Randomisation was done via an online system based at the King's Clinical Trials Unit (CTU) at the Institute of Psychiatry (London, UK). Patients were randomised (1:1) to lithium or placebo at the level of the individual by block randomisation with randomly varying block sizes, stratified by study centre and site of disease onset (limb or bulbar). Active and placebo lithium tablets were identical in appearance, dimensions, mass, and disintegration time, and patients were prescribed up to three tablets daily, adjusted according to serum lithium concentrations. Active tablets contained 295 mg of lithium. The aim was to achieve therapeutic lithium concentrations, defined as 0·4–0·8 mmol/L. To maintain double-blind status while retaining the ability to monitor lithium concentrations, one physician from each site was unmasked but had no patient contact. The unmasked physician instructed the masked physicians and nurses to adjust the dose. Unmasked research nurses assisted unmasked physicians in the collection of laboratory results and in ensuring sign off by the physician administering lithium. Blood lithium concentrations were entered on a web-based electronic case report form system, which was accessible only to the study data manager and the unmasked physicians so that central monitoring of lithium concentrations was possible. The unmasked physician adjusted the lithium dose of patients in response to lithium concentrations and the King's CTU checked that this process was consistent and timely. For patients on placebo, sham dose adjustments were recommended to the unmasked physician by the CTU to avoid unmasking. Placebo dose adjustments were done by pairing patients in the lithium and placebo groups as they were randomised. Each time a patient in the lithium group was randomly assigned a group, the unmasked study data manager was alerted by the randomisation system when the next patient in any centre was randomly assigned to placebo. The data manager then monitored the dose adjustments of the patient in the lithium group who was randomised first and instructed the study physician of the paired patient on placebo to adjust the dose of study drug at the same time after randomisation as for the active patient and to the same dose adjustment. This process was monitored to ensure masked physicians and nurses remained masked throughout the trial (appendix). Adverse events were managed by clinicians masked to treatment allocation and serum lithium concentrations.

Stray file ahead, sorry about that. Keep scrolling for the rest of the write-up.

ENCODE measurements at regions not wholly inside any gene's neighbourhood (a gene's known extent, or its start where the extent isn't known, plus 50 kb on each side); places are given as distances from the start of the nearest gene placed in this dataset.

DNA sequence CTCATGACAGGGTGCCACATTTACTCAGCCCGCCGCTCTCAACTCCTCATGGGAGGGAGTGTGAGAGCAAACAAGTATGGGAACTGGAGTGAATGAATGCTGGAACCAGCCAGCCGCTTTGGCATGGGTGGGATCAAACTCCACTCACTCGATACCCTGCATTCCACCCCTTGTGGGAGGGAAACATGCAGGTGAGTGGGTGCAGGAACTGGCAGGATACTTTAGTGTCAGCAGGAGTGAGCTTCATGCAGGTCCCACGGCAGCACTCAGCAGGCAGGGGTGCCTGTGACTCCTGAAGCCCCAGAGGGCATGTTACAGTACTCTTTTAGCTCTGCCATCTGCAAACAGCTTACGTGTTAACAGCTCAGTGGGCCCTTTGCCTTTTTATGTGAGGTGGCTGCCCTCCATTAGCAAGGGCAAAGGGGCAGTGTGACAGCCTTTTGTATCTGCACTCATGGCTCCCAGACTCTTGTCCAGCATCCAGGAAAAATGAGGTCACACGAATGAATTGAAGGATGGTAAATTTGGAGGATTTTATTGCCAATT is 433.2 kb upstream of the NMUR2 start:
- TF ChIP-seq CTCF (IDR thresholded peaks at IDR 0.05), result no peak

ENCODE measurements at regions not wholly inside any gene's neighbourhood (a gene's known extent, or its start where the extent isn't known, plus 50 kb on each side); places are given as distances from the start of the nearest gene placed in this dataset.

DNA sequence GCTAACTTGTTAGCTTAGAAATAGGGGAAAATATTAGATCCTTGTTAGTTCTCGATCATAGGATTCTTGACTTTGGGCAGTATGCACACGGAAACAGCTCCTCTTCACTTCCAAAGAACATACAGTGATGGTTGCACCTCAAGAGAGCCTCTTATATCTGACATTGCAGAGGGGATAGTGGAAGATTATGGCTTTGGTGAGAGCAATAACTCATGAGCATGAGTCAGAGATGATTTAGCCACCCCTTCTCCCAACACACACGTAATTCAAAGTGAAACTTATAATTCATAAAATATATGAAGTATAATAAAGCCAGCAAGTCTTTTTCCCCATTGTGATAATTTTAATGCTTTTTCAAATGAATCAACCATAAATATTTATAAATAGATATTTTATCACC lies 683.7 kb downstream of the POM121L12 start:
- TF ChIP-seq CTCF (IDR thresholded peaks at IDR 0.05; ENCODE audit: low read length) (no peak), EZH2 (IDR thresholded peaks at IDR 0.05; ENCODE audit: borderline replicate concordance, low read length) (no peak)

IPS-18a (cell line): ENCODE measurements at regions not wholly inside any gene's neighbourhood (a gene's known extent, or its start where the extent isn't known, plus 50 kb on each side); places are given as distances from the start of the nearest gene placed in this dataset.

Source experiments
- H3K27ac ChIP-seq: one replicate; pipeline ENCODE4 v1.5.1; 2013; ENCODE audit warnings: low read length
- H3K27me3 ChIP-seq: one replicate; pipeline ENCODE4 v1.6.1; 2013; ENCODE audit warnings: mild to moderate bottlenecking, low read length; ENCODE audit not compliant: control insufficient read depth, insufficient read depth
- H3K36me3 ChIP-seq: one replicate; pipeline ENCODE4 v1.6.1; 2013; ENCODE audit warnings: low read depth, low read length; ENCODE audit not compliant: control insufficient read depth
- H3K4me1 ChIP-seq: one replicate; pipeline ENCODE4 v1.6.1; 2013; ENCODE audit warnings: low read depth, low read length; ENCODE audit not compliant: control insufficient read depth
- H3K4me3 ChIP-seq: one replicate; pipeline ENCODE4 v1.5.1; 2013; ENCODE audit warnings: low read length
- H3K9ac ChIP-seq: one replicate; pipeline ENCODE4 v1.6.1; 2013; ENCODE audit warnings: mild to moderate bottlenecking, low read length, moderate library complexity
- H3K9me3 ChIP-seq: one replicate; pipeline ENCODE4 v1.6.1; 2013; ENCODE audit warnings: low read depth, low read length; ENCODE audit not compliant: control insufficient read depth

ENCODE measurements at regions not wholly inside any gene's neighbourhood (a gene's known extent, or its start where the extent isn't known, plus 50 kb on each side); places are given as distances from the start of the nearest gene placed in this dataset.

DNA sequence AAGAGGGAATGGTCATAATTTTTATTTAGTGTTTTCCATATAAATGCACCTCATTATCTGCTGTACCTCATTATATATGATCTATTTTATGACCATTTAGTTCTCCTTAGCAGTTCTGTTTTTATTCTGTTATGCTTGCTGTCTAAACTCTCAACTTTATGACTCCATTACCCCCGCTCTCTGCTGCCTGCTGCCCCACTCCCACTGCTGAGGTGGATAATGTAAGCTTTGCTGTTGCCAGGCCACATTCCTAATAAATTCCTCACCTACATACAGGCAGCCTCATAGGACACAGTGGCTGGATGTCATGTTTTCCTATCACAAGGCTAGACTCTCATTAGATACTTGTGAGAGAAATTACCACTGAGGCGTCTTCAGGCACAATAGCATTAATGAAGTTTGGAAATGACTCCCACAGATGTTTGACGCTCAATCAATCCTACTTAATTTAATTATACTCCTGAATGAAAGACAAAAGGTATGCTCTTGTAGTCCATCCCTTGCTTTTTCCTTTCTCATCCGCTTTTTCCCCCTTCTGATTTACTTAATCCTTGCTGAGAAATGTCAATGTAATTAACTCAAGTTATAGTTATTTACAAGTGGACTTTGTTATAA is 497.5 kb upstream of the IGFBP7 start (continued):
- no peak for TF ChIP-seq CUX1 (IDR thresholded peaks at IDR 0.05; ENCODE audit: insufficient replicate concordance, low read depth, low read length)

The primary outcome was death from any cause at 18 months, defined from date of randomisation and verified with documented evidence of death or of survival beyond 18 months in all cases. Secondary outcome measures, which comprised functional health status measured with the ALS functional rating scale-revised (ALSFRS-R), mental health state measured with the hospital anxiety and depression scale, and quality of life measured with the EuroQol (the EuroQoL group 5-dimension self-report questionnaire health state tariff and health evaluation scale), were assessed at baseline and 3, 6, 9, 12, 15, and 18 months. Reports of adverse events, whether related to the study drug or not, were collected and recorded at each timepoint. The masked physician at each site was responsible for deciding whether an adverse event was serious according to the Good Clinical Practice guidelines. Completed serious adverse event forms were then sent to the coordinating centre for review by the Chief Investigator. Non-serious adverse events were recorded in the electronic case report form alone.